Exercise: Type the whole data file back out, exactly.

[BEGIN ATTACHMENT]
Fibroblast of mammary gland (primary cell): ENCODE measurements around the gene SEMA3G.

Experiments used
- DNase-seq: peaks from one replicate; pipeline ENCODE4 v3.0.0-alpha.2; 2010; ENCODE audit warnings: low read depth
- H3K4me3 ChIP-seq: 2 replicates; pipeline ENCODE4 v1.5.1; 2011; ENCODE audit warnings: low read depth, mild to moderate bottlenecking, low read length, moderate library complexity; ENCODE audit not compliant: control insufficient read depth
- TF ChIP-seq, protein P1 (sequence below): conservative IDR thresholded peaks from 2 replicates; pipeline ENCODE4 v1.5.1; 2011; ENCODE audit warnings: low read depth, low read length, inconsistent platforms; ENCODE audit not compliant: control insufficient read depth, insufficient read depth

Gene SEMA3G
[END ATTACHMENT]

Fibroblast of mammary gland (primary cell): ENCODE measurements around the gene SEMA3G.

Experiments used
- DNase-seq: peaks from one replicate; pipeline ENCODE4 v3.0.0-alpha.2; 2010; ENCODE audit warnings: low read depth
- H3K4me3 ChIP-seq: 2 replicates; pipeline ENCODE4 v1.5.1; 2011; ENCODE audit warnings: low read depth, mild to moderate bottlenecking, low read length, moderate library complexity; ENCODE audit not compliant: control insufficient read depth
- TF ChIP-seq, protein P1 (sequence below): conservative IDR thresholded peaks from 2 replicates; pipeline ENCODE4 v1.5.1; 2011; ENCODE audit warnings: low read depth, low read length, inconsistent platforms; ENCODE audit not compliant: control insufficient read depth, insufficient read depth

Gene SEMA3G